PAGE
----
Russia plans $650bn defence spend up to 2020
- 24 February 2011
- From the section Europe
Eight nuclear submarines, 600 jets and 1,000 helicopters feature in plans to renew Russia's military by 2020, priced at 19tn roubles (£400bn; $650bn).
One hundred warships are also due to be bought in, including two helicopter carriers, in addition to two already being purchased from France.
The submarines will carry the Bulava missile, despite recent test failures.
Analysts say the ambitious programme only makes sense if the military upgrades its training and recruitment.
A painful drive to streamline the armed forces is already under way, with up to 200,000 officers losing their jobs and nine out of every 10 army units disbanded, the Associated Press news agency notes.
If the renewal is a success, it will leave Russia less reliant on the nuclear arsenal it inherited from the USSR.
"Russia needs a professional non-commissioned officer corps to train specialists who can really put these arms to effective use," Pavel Felgenhauer, an independent military analyst, told AP.
"This spending necessitates a whole new kind of military."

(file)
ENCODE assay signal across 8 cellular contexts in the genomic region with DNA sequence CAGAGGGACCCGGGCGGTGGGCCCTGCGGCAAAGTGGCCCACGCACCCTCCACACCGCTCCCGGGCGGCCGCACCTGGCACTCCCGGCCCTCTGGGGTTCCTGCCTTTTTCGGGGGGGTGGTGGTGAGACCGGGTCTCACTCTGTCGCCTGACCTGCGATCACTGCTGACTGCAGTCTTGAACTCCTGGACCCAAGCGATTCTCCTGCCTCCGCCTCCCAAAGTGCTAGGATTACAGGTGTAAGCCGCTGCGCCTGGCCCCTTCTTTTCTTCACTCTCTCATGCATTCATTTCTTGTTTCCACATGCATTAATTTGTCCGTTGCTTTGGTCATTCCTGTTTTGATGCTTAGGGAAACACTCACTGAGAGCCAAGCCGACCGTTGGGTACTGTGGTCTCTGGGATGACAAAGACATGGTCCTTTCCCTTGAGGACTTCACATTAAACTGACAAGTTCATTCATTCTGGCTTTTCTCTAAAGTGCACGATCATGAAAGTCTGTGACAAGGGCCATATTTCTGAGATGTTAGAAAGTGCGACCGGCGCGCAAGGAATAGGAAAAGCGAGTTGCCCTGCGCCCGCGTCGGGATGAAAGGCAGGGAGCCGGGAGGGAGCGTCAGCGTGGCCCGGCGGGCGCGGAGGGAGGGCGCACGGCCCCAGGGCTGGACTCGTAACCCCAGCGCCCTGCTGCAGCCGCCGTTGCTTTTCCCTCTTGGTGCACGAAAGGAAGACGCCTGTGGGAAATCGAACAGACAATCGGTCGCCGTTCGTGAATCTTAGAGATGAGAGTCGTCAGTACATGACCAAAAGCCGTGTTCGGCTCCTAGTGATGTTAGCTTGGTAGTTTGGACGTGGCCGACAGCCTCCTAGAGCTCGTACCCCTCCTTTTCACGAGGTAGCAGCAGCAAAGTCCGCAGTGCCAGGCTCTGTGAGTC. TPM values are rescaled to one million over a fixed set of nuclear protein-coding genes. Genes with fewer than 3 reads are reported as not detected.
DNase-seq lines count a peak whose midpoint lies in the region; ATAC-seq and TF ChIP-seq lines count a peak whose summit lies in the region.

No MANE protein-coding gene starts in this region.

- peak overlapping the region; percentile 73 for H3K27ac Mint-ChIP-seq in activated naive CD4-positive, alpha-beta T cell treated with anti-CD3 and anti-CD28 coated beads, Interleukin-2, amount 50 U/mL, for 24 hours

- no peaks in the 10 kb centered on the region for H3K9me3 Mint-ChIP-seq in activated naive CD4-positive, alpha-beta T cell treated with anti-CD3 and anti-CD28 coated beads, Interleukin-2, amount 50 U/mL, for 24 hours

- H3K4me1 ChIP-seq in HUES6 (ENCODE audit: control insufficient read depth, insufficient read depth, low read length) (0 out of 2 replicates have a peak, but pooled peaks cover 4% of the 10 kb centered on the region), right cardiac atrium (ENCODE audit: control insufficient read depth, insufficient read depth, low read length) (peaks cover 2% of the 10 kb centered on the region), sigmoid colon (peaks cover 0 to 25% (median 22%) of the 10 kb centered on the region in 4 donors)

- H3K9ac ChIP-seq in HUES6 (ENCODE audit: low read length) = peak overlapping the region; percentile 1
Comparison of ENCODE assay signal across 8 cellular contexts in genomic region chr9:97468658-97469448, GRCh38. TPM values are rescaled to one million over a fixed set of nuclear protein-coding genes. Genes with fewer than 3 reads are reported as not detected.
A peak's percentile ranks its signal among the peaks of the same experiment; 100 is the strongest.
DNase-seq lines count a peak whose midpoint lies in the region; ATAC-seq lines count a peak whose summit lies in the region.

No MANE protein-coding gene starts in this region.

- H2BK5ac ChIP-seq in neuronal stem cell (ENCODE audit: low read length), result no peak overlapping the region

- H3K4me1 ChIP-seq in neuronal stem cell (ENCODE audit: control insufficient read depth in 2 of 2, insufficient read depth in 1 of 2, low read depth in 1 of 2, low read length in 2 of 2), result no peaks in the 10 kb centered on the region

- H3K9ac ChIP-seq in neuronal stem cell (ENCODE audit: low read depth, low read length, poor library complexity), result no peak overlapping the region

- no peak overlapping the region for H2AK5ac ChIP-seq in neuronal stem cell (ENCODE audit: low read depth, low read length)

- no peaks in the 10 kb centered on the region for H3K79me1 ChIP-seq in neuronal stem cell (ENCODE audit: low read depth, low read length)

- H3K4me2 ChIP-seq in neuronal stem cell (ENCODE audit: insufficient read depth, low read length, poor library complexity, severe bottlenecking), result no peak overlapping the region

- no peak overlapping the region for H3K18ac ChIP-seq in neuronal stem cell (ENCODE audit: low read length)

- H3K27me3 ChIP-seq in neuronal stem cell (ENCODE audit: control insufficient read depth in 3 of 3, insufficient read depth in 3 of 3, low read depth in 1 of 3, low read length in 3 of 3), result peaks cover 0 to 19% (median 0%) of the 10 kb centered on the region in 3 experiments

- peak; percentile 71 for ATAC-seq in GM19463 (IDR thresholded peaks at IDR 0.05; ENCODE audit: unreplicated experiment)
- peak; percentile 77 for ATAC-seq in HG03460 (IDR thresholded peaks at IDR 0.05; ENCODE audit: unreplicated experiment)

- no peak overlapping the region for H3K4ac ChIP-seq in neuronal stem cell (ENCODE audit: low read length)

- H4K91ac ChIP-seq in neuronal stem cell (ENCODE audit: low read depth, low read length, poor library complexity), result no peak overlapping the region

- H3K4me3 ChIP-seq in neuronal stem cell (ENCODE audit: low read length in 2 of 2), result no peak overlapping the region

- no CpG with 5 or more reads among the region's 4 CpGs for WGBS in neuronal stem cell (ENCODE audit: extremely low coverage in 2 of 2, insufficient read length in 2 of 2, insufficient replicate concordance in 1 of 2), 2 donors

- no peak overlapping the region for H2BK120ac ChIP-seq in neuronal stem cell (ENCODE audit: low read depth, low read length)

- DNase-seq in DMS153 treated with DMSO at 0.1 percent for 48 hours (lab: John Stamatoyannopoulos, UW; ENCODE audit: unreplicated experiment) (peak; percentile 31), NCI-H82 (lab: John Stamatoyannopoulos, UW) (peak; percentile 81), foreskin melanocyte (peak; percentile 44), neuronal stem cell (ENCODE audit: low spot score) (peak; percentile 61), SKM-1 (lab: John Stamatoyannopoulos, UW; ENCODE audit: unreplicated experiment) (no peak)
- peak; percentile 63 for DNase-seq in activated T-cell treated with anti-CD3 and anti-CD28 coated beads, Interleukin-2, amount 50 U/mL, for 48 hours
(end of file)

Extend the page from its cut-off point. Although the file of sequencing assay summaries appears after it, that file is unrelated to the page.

Missile defence boost
Last week, Russian Finance Minister Alexei Kudrin announced that spending on defence development would triple from 0.5% of GDP to 1.5% from next year.
The defence spending was detailed in Moscow on Thursday by First Deputy Defence Minister Vladimir Popovkin.
"The main task is the modernisation of our armed forces," he said.
Much of the new spending will go on Russia's long under-funded navy. Apart from the submarines, 35 corvettes and 15 frigates will be ordered.
Russia has already ordered two French-built Mistral helicopter carriers, allowing it to rapidly deploy hundreds of troops and dozens of armoured vehicles on foreign soil.
Ten divisions equipped with the new S-500 anti-missile system are set to become the backbone of the country's missile defences.
New aircraft will include Su-34 and Su-35 fighters, and Mi-26 transport and Mi-8 gunship helicopters, AP adds.
Repeated failures of the Bulava intercontinental ballistic missile caused embarrassment for Russia, though two successful tests were reportedly conducted last year.